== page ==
dithyrambic


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dith·y·ramb

 (dĭth′ĭ-răm′, -rămb′)
n.
1. A frenzied, impassioned choric hymn and dance of ancient Greece in honor of Dionysus.
2. An irregular poetic expression suggestive of the ancient Greek dithyramb.
3. A wildly enthusiastic speech or piece of writing.

[Latin dīthyrambus, from Greek dīthurambos.]

dith′y·ramb′ic adj.

dithyrambic

(ˌdɪθɪˈræmbɪk)
adj
1. (Poetry) prosody of or relating to a dithyramb
2. (Literary & Literary Critical Terms) passionately eloquent
ˌdithyˈrambically adv
ThesaurusAntonymsRelated WordsSynonymsLegend:
Adj.1.dithyrambic - of or in the manner of a dithyramb

dithyrambic

adjective
Translations
References in classic literature ?
Epic poetry and Tragedy, Comedy also and Dithyrambic: poetry, and the music of the flute and of the lyre in most of their forms, are all in their general conception modes of imitation.
Such are Dithyrambic and Nomic poetry, and also Tragedy and Comedy; but between them the difference is, that in the first two cases these means are all employed in combination, in the latter, now one means is employed, now another.
With the spring Hayward grew dithyrambic. He proposed that Philip should come down to Italy.
Now, that the dithyrambic measure is Phrygian is allowed by general consent; and those who are conversant in studies of this sort bring many proofs of it; as, for instance, when Philoxenus endeavoured to compose dithyrambic music for Doric harmony, he naturally fell back again into Phrygian, as being fittest for that purpose; as every one indeed agrees, that the Doric music is most serious, and fittest to inspire courage: and, as we always commend the middle as being between the two extremes, and the Doric has this relation with respect to other harmonies, it is evident that is what the youth ought to be instructed in.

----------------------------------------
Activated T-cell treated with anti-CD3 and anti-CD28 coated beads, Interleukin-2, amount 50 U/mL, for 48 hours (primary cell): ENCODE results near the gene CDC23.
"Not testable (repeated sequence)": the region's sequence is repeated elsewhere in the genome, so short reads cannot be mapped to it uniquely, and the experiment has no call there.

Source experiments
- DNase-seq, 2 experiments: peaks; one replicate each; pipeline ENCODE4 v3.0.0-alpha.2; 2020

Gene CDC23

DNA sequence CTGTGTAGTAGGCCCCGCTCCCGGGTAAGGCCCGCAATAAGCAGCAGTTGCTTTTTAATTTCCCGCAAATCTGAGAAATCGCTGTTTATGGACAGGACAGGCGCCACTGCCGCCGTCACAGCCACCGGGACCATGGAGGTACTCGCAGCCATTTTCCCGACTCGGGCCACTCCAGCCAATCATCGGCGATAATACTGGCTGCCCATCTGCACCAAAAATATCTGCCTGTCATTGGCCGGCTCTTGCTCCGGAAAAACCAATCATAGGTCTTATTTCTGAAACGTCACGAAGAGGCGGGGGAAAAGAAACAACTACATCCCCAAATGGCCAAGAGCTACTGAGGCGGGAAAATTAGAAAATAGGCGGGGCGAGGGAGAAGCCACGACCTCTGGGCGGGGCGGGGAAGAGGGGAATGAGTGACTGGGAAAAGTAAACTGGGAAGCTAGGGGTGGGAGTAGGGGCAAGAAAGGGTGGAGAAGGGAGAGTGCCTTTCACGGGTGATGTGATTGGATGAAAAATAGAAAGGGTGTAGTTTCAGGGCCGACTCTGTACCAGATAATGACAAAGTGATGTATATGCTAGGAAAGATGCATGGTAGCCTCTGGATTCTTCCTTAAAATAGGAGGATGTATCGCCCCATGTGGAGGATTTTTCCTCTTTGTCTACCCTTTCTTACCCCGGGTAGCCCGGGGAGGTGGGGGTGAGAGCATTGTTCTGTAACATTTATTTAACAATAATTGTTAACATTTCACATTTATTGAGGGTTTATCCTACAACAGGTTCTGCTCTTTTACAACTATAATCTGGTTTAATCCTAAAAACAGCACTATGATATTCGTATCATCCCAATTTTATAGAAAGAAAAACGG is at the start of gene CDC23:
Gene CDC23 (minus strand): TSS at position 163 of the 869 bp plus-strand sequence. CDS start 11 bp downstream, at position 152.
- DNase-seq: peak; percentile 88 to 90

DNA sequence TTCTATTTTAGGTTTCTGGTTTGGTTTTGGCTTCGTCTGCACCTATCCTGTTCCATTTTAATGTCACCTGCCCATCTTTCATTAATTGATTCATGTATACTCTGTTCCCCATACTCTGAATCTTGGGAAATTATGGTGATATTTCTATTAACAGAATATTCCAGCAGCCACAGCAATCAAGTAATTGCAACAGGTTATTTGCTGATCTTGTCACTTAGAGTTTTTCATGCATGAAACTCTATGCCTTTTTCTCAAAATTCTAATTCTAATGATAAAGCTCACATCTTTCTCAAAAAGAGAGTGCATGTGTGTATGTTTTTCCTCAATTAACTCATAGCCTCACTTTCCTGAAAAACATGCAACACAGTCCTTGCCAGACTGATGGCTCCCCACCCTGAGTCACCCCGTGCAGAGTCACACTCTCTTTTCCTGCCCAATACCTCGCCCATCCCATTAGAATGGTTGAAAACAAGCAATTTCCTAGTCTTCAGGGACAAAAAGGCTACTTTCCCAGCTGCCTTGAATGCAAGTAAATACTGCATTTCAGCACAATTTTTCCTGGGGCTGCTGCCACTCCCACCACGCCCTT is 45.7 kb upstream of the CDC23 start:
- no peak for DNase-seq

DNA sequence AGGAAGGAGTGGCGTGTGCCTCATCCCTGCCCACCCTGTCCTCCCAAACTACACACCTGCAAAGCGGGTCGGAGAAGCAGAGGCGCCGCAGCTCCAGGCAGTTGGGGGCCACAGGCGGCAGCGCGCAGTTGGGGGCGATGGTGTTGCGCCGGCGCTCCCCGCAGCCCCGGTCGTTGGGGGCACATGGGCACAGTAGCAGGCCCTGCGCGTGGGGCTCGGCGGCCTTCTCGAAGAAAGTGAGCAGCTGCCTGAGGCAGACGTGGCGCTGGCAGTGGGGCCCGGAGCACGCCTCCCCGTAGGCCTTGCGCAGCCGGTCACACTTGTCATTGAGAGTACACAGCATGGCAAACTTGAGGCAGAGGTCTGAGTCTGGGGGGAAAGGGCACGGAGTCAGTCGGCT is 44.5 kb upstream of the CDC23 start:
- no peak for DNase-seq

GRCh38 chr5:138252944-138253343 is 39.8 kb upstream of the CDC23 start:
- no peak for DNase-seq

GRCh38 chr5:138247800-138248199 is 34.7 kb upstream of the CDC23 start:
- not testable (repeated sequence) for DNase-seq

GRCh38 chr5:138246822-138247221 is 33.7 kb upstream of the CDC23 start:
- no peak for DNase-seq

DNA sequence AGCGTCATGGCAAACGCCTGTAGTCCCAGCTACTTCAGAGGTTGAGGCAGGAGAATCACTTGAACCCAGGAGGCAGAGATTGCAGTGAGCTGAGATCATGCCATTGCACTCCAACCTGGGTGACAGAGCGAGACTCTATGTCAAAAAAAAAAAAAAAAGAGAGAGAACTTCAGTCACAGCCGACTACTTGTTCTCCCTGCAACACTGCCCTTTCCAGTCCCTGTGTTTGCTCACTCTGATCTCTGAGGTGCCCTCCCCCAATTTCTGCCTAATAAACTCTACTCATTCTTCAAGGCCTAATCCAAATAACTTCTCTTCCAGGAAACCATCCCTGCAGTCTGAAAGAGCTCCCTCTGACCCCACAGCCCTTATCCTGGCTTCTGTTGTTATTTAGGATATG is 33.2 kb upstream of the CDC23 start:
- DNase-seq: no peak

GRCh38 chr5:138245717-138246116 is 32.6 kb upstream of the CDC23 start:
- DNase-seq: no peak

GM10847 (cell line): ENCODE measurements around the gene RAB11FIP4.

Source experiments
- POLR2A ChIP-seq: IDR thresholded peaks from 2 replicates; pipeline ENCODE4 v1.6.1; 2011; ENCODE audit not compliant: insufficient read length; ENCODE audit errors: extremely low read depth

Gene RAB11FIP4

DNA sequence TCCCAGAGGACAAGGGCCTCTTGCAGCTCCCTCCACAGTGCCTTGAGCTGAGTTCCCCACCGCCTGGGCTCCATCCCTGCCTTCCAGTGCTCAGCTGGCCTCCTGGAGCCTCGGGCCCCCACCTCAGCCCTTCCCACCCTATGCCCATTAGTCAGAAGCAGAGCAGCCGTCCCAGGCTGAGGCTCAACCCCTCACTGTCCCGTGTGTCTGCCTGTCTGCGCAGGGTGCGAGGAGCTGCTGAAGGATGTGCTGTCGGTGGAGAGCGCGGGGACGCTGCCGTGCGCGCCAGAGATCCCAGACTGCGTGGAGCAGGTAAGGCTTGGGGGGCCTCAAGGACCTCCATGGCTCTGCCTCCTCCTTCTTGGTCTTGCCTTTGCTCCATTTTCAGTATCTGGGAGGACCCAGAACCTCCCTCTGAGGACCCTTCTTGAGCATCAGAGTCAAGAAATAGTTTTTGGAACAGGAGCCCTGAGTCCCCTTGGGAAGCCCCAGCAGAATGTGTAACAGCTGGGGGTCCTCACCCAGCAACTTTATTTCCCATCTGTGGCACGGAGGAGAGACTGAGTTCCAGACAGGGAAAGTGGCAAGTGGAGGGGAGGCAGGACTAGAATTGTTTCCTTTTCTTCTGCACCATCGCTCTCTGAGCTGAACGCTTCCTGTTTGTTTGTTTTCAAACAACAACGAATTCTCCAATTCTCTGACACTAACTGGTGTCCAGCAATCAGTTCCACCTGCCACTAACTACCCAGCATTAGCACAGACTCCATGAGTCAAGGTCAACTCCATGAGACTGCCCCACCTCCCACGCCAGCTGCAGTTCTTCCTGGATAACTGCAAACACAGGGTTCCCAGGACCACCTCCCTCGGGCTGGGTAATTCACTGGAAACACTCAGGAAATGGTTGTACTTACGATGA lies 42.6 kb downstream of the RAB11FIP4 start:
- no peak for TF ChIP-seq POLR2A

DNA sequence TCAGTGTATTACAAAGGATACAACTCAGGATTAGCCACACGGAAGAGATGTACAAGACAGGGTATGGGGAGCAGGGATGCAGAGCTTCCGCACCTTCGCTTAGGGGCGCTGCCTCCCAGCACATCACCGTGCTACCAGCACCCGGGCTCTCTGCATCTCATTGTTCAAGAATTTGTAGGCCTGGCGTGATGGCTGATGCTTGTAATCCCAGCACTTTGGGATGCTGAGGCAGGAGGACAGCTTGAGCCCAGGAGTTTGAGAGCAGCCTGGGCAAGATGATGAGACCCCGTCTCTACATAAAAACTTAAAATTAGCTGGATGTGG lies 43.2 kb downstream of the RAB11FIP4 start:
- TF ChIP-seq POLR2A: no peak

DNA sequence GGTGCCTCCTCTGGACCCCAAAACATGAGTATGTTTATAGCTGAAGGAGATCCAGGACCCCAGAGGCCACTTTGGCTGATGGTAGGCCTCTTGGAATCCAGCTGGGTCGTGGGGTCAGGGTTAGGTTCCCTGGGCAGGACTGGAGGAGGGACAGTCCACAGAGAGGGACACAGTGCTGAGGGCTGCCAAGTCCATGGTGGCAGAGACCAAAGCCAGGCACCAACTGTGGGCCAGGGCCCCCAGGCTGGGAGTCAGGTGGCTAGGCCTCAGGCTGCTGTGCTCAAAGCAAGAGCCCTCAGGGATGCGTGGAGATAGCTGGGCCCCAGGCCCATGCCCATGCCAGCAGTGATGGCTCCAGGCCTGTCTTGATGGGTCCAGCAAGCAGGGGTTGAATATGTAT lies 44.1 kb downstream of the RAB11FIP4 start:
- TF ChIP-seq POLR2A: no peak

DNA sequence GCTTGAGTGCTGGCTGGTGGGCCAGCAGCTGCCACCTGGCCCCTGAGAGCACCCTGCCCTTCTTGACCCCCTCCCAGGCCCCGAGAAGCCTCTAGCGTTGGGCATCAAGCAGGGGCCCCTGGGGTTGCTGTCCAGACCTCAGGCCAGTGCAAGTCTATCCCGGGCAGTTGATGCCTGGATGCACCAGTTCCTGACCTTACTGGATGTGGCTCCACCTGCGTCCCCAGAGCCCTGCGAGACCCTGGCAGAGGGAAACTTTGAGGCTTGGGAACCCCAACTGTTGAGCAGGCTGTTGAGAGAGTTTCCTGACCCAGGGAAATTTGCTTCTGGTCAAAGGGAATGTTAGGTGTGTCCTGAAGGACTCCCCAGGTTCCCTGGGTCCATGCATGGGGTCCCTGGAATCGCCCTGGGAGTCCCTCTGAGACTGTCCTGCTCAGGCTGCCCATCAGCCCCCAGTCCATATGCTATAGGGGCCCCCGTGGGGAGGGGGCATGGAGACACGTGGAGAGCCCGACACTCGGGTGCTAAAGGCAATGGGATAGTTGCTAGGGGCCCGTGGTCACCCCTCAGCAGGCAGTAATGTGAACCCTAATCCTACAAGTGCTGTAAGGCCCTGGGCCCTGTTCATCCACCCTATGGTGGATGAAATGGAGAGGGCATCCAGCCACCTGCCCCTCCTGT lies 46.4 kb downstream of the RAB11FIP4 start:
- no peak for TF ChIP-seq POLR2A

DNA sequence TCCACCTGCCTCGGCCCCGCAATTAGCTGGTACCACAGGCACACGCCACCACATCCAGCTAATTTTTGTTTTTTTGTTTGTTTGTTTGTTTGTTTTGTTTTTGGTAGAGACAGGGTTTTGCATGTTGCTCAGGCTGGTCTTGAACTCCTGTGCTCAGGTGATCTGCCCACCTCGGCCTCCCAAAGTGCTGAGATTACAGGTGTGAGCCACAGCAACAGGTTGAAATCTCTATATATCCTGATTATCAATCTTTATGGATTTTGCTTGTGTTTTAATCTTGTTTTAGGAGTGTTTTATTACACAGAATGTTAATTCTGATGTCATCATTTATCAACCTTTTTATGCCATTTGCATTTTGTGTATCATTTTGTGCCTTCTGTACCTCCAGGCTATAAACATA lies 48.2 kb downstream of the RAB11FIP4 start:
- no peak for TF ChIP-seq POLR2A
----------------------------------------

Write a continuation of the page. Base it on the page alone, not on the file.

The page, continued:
Do you no longer remember the sweet fruits, and the cooling juice in the wild plants of our never-to-be-forgotten home?" said the former inhabitant of the Canary Isles, continuing his dithyrambic.
During the month of August 1881 my brother resolved to reveal the teaching of the Eternal Recurrence, in dithyrambic and psalmodic form, through the mouth of Zarathustra.
After the politicians, I went to the poets; tragic, dithyrambic, and all sorts.
I mean a girl of our civilization which has established a dithyrambic phraseology for the expression of love.
Kleisthenes, participation, and the dithyrambic contests of late archaic and Classical Athens.
Aristotle once said: "Epic poetry and Tragedy, as also Comedy, Dithyrambic poetry, and most flute-playing and lyre-playing, are all, viewed as a whole, modes of imitation" (Politica 1447a).
(43) Contaron con musica de Aaron Copland las siguientes coreografias: Lull (1929), de Helen Tamiris; Sentimental Dance (1930), Olympus Americanus (1931), Dithyrambic (1931) y Appalachian Spring (1943-1944), de Martha Graham; Hear Ye!